OHV groups as trail managers causes concerns for some, elation for others
Alberta’s plans to put two off-highway vehicle (OHV) groups in charge of the province’s trail system has set off some environmental groups’ alarms.
The two groups to be designated as trail managers are the Alberta Off-Highway Vehicle Association (AOHVA) and the Alberta Snowmobile Association (ASA).
“The biggest priority of these groups is likely to be getting more access to trails and improving the experience for off-highway vehicle users,” said Devon Earl, conservation specialist with the Alberta Wilderness Association (AWA).
“That can be at the expense of the environment and other environmental users or other recreationists.”
Minister of Forestry, Parks and Tourism Todd Loewen said that his experience as a lifelong outdoorsman helped him understand how important trails are to Albertans. It also helped inform his decision to support the ongoing work of the two new trail managers through provincial funding.
“This will allow them to create additional recreation and tourism opportunities and larger projects over the coming years,” he said.
Part of the announcement included $8 million in provincial funding Budget 2023. It breaks down to $1 million for each organization for this year and for each of the next three years.
The Canadian Parks and Wilderness Society similarly issued a statement that it, just like the AWA, voiced its concerns with appointing third-party trail managers when the Trails Act was first introduced in 2021.
“If this is the route that the provincial government has decided to take, then selection of trail managers and organizations which enter into a trail agreement needs to be a transparent, equitable process,” said Katie Morrison of CPAWS Southern Alberta. “This will ensure a fair balance between user groups, allowing for a diversity of organizations to be involved in the trail management process.”
In their new role as trail managers, the two organizations will be accountable for managing a number of provincially-designated snowmobile and off-highway vehicle trails, while also co-ordinating the building and maintaining of trails with local clubs.
Their work must comply with approved applicable land-use plans and ensure that they adhere to the province’s environmental commitments.
That isn’t enough reassurance to the AWA. Earl explained that OHV users comprise a relatively small proportion of all recreationists in Alberta yet they make a really big impact on the environment.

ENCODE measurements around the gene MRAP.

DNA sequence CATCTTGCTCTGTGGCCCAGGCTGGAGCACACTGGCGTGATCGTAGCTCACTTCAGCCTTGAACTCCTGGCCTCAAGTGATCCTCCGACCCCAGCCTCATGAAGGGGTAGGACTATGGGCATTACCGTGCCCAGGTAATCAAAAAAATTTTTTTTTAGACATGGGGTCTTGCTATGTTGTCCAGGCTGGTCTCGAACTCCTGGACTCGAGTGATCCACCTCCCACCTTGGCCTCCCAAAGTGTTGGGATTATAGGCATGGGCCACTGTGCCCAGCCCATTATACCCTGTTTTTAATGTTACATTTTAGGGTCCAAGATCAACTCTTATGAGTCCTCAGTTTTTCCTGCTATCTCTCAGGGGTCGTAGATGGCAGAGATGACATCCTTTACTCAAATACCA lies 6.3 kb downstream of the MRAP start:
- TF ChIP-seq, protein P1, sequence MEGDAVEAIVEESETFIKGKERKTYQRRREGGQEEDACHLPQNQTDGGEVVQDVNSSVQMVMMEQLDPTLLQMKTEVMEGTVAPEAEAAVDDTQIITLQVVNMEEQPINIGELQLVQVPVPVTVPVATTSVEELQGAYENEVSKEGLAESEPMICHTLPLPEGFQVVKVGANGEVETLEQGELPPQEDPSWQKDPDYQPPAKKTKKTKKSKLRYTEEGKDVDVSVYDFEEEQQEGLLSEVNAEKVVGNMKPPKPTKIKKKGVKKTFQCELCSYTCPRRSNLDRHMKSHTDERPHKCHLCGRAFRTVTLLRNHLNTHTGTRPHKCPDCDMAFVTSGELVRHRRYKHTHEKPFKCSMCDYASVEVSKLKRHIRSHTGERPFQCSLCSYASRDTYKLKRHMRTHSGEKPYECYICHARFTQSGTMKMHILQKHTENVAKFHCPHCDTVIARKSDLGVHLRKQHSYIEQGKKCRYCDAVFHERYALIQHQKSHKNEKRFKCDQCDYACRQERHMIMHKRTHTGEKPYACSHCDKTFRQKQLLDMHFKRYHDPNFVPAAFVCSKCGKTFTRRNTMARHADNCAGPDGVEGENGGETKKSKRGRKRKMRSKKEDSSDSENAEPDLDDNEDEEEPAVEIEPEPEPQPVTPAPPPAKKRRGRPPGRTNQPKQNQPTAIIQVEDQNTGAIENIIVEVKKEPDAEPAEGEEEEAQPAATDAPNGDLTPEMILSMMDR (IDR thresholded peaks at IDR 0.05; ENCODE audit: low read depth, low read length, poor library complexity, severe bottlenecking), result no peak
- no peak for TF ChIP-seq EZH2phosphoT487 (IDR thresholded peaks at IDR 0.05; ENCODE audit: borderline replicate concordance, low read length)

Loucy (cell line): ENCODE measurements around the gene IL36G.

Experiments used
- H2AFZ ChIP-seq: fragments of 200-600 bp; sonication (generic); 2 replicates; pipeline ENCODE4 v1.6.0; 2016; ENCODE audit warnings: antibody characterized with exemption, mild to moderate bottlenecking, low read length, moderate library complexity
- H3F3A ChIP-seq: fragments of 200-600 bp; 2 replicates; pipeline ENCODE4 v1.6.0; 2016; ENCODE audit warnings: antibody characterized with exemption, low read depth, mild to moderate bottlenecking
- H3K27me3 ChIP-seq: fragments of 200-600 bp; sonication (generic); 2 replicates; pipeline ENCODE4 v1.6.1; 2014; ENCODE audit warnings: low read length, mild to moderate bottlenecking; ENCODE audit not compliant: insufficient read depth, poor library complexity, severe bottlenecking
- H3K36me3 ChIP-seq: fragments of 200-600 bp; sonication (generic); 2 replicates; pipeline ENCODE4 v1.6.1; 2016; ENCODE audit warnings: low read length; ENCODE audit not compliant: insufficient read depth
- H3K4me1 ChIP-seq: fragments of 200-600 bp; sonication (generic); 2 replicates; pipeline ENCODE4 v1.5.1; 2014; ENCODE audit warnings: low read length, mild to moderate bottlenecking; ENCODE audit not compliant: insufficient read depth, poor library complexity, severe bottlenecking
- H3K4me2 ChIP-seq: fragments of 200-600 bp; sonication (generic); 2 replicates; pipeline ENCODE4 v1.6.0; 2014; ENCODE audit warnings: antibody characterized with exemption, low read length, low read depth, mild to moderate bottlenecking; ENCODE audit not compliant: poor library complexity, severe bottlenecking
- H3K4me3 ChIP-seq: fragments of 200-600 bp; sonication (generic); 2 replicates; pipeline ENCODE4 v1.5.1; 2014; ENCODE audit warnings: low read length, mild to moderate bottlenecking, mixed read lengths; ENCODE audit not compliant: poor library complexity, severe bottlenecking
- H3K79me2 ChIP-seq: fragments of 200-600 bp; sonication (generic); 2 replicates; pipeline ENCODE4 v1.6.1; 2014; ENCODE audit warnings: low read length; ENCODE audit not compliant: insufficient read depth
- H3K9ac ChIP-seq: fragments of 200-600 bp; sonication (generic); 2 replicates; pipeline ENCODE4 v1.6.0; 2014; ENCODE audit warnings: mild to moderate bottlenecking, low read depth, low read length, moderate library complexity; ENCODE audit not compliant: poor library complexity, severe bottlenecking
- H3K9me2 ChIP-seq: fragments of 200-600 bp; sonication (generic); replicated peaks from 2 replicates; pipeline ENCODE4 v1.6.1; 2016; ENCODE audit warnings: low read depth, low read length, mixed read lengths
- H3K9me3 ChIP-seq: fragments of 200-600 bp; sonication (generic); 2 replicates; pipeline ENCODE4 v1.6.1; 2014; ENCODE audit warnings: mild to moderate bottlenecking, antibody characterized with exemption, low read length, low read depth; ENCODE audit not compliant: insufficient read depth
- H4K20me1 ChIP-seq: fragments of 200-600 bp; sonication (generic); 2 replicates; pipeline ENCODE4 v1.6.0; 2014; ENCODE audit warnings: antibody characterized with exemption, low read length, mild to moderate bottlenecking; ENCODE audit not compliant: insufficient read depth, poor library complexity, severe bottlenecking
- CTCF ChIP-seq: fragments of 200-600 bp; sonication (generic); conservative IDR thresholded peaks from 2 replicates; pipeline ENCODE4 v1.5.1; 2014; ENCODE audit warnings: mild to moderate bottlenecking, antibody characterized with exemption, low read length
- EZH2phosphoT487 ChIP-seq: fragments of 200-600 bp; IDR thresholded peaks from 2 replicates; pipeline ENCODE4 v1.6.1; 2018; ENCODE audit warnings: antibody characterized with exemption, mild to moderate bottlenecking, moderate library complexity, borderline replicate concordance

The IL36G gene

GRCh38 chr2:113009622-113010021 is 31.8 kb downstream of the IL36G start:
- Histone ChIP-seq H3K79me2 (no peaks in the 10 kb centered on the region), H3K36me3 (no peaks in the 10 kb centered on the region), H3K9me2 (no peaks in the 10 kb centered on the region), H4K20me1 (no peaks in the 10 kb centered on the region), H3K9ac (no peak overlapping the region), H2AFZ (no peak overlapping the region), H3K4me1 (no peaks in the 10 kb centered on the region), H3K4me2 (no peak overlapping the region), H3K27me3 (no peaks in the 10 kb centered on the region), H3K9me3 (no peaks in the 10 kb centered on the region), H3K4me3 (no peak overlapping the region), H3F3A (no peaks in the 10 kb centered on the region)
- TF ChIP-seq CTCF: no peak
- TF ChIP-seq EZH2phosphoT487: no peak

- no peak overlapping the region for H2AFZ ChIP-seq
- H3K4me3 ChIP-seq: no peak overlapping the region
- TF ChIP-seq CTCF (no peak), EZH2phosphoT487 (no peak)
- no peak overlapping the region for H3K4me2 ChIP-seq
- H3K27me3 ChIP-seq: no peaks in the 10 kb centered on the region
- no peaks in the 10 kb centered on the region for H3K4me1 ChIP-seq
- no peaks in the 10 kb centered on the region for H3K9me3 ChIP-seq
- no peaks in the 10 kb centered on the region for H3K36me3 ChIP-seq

“In many areas, off-highway vehicle use is damaging vegetation, and it creates these trails that can get degraded, and they can get rutted,” she said.
Doing this can reroute streams and impact water quality, affecting native trout that is already endangered. Motorized recreation in parks also impacts wildlife behaviour, forcing animals such as the grizzly bear to avoid areas because of the noise and human encroachment.
“That can impact their ability to get the food that they need and their ability to survive,” Earl said. “It has some really far reaching impacts.”
At the province’s announcement, AOHVA president Garett Schmidt tried to assuage those concerns by stating that the move will, in part, help both clubs to mitigate the impacts of recreation while also working to improve the quality of trails.
“We are very pleased to be working in collaboration and partnership with our government to ensure sustainable recreation and having Alberta’s Provincial OHV trail system develop into the world-class recognition and destination,” he said.
ASA president Chris Brookes added that his organization has been maintaining a snowmobile trail network since 1971 using its own resources. They’ve been in talks with various provincial governments working toward this legislation that formalizes a recognition of their hard work over the last 15 years.
“We've been sustaining the trail network on volunteer dollars and grants for 50-plus years. This is long overdue, and it's something we've been working on for literally decades.”
Snowmobile registration fees cost $56 per year, he added, even though snowmobile riders don’t use highways or any other public infrastructure.
“It was really a tax that was contributing nothing back to the user,” Brookes said. “Ostensibly, we get to maintain our system and keep maintaining the trails but with these dollars coming back to the publicly accessible trails.”
Scott Hayes, Local Journalism Initiative Reporter, Jasper Fitzhugh